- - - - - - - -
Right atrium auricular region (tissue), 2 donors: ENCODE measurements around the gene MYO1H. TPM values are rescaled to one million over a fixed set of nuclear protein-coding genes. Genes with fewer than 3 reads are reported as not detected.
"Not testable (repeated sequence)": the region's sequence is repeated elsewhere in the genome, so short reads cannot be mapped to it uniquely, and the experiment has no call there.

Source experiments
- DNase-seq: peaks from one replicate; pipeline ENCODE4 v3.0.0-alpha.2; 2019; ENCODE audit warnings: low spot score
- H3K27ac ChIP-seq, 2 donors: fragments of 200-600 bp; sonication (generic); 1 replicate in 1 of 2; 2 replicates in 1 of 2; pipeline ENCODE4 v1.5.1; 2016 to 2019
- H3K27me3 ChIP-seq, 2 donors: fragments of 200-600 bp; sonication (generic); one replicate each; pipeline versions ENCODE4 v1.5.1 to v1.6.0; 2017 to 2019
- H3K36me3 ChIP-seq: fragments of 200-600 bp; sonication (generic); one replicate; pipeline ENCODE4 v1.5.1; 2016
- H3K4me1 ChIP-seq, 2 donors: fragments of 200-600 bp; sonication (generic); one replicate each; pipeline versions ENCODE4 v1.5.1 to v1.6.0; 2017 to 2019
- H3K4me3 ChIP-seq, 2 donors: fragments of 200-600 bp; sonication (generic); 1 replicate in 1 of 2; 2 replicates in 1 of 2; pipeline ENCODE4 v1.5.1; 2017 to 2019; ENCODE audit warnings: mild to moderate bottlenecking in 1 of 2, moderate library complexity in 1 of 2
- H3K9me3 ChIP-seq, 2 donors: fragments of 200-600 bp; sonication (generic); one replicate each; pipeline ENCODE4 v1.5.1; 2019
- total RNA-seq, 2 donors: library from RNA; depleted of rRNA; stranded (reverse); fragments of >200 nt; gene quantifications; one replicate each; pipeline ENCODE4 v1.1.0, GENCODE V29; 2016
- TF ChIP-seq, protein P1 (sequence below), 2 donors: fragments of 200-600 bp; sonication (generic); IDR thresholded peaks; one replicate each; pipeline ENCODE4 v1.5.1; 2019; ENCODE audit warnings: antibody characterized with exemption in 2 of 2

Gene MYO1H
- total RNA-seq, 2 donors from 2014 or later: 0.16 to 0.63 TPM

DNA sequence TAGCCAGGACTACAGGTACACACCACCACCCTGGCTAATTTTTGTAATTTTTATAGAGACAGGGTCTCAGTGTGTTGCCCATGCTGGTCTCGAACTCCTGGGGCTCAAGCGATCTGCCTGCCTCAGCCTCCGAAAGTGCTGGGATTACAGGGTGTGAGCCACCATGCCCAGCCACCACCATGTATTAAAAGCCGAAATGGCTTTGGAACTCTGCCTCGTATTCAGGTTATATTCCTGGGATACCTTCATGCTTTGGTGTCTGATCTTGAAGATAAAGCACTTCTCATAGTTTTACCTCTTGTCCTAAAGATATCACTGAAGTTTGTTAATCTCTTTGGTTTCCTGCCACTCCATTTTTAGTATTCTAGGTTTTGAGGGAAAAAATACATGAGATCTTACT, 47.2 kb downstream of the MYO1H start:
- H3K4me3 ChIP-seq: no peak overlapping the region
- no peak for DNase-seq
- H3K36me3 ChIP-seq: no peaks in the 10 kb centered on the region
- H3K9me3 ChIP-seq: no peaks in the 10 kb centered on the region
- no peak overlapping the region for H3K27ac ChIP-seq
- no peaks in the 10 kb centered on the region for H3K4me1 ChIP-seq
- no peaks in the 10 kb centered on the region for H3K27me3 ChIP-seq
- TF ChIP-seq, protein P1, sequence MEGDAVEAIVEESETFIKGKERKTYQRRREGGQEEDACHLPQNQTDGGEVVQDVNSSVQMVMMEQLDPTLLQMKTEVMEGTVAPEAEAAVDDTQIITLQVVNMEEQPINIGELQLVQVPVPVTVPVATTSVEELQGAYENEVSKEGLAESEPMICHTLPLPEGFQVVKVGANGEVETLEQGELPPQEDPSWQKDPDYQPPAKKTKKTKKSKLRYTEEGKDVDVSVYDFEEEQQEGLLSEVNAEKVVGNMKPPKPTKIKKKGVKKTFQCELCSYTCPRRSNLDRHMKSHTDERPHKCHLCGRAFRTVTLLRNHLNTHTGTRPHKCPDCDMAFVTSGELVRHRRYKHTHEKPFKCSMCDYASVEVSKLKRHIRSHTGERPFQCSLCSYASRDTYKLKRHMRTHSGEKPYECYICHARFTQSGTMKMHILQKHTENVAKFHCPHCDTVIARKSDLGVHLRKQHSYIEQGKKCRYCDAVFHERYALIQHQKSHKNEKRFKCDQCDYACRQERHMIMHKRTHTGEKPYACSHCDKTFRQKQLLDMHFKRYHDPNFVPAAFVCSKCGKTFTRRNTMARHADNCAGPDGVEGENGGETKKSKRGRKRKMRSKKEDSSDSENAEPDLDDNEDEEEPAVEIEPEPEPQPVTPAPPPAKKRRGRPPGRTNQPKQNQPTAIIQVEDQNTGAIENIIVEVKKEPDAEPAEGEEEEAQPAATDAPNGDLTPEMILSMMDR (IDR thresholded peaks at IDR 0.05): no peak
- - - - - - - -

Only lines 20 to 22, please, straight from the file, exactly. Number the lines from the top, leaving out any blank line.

- no peak overlapping the region for H3K27ac ChIP-seq
- no peaks in the 10 kb centered on the region for H3K4me1 ChIP-seq
- no peaks in the 10 kb centered on the region for H3K27me3 ChIP-seq